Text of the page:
The most senior complex-abortion doctor in a state that recently outlawed almost all abortions, Bernard has struggled to balance her work—which involves delivering babies, as well as ending pregnancies—with the fraught task of supporting her patients through medical decisions that increasingly require the advice of an attorney. “Mostly, it’s just incredibly sad,” she told me. “All of these absolutely brilliant clinicians have just spent their entire lives fighting for one basic human right that is literally the easiest procedure that you’ve ever done in your entire life.”

No one was surprised that it was Bernard who got the call on a June morning in 2src22, three days after the Dobbs ruling. “Caitlin is the person in our state who everybody calls” to handle difficult cases, Tracey Wilkinson, an Indianapolis pediatrician, told me. “Everyone has her cell-phone number.” Bernard was doing paperwork in her office when a child-abuse pediatrician in Ohio contacted her about a ten-year-old girl. The child had been raped and was pregnant. She needed an abortion but was three days past the six-week deadline for termination that had been set by Ohio’s Republican-dominated legislature. Bernard recalled thinking, “Oh, my God, they can’t even take care of this patient?” She agreed to see the girl and later noted that it was not an unusual request. The girl was one of fifty-nine patients younger than sixteen to receive an abortion in Indiana that year, and she was not the youngest patient Bernard had ever treated.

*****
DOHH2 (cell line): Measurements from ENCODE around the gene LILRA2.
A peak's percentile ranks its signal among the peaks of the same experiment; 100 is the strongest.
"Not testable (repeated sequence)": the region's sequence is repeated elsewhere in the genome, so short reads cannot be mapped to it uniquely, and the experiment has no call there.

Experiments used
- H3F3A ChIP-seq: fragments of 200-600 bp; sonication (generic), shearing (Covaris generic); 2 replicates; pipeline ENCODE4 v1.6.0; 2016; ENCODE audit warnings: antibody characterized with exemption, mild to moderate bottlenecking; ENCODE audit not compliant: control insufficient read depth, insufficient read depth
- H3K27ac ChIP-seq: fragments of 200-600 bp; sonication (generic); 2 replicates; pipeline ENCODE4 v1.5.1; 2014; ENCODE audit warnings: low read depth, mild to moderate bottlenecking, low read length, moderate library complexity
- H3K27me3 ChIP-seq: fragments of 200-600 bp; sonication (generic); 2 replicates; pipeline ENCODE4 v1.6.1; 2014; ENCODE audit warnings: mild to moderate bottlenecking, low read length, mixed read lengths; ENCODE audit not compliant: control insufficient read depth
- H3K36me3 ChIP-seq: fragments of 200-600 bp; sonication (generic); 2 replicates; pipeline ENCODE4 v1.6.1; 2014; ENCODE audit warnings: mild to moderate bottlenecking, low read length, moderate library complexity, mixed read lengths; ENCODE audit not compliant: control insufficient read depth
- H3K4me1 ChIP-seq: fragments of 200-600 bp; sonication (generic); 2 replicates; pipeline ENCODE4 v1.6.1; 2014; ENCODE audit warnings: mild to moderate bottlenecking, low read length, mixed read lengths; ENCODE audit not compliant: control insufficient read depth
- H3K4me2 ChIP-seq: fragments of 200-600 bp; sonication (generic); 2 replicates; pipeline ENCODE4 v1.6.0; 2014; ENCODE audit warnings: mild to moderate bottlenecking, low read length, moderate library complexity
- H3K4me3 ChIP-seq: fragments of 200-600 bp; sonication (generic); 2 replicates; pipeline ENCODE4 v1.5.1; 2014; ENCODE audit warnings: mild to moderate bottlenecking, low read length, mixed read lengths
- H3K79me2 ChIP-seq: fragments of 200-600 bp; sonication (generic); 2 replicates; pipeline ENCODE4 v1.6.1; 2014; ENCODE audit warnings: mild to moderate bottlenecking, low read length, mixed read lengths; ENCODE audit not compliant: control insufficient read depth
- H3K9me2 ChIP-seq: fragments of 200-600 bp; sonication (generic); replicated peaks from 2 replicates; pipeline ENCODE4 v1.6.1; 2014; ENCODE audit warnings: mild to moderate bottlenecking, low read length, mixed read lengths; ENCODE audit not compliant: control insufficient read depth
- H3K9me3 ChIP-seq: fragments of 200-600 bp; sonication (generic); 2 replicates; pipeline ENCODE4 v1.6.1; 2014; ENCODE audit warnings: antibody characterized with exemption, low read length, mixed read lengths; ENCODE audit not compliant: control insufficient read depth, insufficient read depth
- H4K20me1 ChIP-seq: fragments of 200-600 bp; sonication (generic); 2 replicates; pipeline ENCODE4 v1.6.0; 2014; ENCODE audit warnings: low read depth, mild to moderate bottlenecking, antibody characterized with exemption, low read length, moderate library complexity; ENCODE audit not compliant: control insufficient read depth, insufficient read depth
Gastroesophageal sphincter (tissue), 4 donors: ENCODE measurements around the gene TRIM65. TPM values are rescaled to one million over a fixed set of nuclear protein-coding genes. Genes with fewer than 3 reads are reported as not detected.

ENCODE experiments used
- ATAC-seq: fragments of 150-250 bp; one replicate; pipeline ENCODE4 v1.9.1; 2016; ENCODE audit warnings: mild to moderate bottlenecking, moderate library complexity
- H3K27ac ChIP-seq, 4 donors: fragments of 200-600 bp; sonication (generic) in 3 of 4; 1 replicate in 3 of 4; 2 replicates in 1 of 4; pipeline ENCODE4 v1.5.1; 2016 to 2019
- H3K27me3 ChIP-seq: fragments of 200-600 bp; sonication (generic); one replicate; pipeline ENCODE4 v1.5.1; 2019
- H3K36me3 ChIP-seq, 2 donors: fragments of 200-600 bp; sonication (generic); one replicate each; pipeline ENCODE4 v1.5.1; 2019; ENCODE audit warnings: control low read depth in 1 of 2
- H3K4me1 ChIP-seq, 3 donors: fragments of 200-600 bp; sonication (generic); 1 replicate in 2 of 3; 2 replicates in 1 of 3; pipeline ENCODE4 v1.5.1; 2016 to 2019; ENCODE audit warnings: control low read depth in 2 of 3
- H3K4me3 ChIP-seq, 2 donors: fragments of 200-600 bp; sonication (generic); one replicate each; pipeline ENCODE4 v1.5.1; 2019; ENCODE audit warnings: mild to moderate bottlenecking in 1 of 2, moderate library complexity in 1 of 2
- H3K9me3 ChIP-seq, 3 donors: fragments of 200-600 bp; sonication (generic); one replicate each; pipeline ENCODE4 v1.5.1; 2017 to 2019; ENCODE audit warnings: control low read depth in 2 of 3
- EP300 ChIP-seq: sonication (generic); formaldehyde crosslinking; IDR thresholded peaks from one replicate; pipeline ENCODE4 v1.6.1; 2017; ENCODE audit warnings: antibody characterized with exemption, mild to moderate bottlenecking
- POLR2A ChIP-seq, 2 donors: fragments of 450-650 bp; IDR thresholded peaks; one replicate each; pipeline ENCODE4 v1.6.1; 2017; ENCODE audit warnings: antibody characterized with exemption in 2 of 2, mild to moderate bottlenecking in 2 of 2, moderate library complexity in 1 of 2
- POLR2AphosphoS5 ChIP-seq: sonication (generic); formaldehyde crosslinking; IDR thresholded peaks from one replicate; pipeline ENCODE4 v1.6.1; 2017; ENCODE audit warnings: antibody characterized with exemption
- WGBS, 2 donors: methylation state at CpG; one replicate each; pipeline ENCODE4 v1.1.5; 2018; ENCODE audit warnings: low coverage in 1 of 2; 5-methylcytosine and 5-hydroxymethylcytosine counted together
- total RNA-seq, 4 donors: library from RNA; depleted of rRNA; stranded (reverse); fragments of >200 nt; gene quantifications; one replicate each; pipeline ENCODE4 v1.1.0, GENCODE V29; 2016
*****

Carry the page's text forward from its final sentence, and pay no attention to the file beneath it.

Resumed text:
Unlike many other conservative states, Indiana did not have a trigger law that allowed abortion restrictions to take effect immediately after the Court overturned Roe v. Wade. But it was clear in those early days after Dobbs that the Republican governor and legislature would act quickly. On June 29th, several hundred doctors, nurses, and medical assistants, shouting slogans and carrying signs, rallied for abortion access on Indiana University School of Medicine’s campus. Bernard, wearing light-blue surgical scrubs, hollered into a bullhorn: “Abortion is health care!”